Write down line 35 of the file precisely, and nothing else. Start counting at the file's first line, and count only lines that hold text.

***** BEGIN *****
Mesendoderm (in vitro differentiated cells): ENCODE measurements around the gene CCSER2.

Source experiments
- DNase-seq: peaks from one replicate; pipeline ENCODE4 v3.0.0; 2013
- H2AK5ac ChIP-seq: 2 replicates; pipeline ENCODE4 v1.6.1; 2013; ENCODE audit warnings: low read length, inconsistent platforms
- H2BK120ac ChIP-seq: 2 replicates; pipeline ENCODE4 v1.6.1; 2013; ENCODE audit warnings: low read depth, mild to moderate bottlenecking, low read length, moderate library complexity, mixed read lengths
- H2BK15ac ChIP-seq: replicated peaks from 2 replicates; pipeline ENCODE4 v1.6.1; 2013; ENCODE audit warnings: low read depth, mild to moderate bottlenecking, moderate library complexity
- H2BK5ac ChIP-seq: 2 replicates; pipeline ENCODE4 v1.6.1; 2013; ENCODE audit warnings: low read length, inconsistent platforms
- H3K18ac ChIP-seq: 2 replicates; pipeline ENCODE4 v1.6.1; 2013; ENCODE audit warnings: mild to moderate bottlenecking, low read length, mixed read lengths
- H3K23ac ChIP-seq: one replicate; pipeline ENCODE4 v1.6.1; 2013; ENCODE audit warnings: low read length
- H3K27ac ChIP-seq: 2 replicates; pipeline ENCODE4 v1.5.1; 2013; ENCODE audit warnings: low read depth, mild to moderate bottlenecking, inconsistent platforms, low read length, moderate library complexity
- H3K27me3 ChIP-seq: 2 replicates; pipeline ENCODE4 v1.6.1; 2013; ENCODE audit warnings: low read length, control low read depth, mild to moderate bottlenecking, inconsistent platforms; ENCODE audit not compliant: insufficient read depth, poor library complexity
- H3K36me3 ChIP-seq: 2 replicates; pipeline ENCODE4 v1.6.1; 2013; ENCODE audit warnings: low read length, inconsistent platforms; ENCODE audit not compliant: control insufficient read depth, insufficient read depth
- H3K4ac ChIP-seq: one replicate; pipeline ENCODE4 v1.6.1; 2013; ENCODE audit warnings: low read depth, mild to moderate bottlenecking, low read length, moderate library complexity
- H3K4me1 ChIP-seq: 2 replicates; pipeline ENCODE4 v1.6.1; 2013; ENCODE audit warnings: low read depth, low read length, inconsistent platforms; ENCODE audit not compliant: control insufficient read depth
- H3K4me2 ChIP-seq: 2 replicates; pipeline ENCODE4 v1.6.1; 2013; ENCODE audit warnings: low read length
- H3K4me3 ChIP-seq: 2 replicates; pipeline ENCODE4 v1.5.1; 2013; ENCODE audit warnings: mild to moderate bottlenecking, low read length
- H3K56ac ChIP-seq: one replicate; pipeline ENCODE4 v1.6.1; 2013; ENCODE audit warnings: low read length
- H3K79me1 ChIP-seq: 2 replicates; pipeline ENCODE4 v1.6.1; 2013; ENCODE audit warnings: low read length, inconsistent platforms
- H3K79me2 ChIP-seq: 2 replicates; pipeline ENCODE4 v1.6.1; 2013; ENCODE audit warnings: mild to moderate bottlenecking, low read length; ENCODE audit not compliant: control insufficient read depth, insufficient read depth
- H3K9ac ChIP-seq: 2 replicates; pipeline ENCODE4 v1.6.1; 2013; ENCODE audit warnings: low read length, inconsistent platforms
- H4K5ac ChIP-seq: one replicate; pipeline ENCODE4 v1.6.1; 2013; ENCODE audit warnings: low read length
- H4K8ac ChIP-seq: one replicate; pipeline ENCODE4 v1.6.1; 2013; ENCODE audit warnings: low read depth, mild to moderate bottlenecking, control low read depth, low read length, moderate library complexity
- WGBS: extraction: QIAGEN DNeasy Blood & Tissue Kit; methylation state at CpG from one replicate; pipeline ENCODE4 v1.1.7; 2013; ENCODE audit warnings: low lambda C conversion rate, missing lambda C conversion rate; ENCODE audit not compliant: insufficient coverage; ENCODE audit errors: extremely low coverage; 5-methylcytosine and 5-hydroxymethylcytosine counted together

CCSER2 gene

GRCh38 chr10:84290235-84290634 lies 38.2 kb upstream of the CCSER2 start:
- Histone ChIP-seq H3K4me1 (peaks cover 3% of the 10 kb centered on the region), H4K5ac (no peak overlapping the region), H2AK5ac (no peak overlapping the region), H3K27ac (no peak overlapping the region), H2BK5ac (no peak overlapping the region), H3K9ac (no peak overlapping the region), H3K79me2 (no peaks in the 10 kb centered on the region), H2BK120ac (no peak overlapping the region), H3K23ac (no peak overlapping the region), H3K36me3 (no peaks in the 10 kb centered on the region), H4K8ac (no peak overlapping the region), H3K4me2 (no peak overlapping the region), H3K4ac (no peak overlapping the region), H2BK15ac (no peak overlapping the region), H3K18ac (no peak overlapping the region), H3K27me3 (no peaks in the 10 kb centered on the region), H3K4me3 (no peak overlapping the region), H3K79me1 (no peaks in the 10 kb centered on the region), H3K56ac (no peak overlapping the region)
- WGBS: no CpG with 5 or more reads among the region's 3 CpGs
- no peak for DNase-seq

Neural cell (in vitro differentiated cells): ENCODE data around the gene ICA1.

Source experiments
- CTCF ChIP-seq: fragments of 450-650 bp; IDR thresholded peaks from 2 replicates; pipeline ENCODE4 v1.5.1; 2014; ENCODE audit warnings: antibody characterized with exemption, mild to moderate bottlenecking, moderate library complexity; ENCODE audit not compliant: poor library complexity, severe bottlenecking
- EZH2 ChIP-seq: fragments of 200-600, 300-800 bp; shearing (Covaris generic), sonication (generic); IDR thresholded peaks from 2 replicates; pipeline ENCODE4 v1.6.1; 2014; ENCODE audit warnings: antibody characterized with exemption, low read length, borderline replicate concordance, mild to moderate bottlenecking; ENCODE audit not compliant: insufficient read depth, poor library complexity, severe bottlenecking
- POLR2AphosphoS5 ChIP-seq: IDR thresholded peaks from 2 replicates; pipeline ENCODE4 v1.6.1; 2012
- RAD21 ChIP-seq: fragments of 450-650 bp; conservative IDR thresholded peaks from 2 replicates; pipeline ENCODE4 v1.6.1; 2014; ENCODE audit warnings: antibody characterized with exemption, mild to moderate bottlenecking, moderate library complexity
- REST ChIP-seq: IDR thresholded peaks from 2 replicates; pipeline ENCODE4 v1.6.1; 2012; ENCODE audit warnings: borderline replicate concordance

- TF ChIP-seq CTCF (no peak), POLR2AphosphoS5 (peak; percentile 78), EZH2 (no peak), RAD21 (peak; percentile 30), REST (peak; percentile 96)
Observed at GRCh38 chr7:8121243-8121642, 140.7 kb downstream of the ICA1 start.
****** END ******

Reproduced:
- REST ChIP-seq: IDR thresholded peaks from 2 replicates; pipeline ENCODE4 v1.6.1; 2012; ENCODE audit warnings: borderline replicate concordance